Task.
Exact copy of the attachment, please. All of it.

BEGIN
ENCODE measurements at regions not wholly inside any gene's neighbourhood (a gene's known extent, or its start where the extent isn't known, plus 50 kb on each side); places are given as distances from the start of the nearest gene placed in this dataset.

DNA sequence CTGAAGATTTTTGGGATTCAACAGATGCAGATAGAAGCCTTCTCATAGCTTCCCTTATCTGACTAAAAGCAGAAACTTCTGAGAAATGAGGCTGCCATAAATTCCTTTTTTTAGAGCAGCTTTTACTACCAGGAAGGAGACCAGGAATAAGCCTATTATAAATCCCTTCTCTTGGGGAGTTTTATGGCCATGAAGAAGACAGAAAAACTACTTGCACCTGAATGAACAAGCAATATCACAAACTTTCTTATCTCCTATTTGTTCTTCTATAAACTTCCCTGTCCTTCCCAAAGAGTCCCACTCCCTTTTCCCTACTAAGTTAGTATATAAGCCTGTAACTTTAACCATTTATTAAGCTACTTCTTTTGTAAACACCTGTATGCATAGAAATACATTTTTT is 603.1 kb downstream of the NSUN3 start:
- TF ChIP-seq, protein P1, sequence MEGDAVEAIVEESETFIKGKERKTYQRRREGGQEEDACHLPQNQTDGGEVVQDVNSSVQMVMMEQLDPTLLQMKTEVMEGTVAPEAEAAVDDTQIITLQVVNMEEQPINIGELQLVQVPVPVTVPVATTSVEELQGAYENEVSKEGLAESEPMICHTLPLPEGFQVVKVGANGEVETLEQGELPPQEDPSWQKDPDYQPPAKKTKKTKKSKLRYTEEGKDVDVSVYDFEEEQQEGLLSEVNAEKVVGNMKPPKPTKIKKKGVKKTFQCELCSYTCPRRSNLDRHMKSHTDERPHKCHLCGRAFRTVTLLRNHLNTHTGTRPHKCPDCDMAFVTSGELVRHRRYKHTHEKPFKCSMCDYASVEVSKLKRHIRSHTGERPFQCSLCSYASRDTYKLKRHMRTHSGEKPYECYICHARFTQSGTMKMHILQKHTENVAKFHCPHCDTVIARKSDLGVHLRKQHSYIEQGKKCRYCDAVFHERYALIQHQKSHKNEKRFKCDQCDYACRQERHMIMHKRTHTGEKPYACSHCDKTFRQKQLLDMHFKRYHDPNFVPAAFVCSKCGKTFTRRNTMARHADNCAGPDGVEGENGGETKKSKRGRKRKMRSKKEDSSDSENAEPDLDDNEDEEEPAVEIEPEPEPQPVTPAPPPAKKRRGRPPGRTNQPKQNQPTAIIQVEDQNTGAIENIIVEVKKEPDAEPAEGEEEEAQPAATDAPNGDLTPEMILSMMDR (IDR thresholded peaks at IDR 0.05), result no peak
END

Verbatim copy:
ENCODE measurements at regions not wholly inside any gene's neighbourhood (a gene's known extent, or its start where the extent isn't known, plus 50 kb on each side); places are given as distances from the start of the nearest gene placed in this dataset.

DNA sequence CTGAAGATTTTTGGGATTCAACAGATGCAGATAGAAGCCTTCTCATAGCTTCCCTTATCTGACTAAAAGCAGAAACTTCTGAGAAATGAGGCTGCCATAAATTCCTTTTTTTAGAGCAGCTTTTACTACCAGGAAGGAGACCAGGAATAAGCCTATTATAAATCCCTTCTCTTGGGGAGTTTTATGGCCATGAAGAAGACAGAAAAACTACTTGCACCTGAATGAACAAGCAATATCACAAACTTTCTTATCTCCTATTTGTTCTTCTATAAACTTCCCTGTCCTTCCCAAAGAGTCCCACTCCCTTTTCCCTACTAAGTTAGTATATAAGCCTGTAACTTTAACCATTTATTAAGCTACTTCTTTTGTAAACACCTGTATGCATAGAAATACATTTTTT is 603.1 kb downstream of the NSUN3 start:
- TF ChIP-seq, protein P1, sequence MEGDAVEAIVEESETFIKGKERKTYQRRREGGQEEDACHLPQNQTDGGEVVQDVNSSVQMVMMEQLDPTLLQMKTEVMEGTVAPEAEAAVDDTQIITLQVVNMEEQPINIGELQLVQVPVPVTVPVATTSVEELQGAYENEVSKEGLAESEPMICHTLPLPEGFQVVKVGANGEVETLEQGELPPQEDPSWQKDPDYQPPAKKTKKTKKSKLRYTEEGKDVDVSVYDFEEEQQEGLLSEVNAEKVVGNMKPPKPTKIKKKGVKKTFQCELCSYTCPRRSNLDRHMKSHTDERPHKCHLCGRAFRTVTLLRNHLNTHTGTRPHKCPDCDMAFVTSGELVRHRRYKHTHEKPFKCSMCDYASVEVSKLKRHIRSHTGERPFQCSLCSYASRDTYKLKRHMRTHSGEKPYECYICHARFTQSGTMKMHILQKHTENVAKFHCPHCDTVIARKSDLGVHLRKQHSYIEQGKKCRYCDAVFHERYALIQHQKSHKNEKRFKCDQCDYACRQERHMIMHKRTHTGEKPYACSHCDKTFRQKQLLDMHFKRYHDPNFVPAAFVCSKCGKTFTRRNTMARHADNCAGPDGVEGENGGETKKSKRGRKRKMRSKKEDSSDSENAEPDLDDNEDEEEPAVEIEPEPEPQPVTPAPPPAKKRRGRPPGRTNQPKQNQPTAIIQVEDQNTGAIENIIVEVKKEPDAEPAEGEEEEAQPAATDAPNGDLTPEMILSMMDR (IDR thresholded peaks at IDR 0.05), result no peak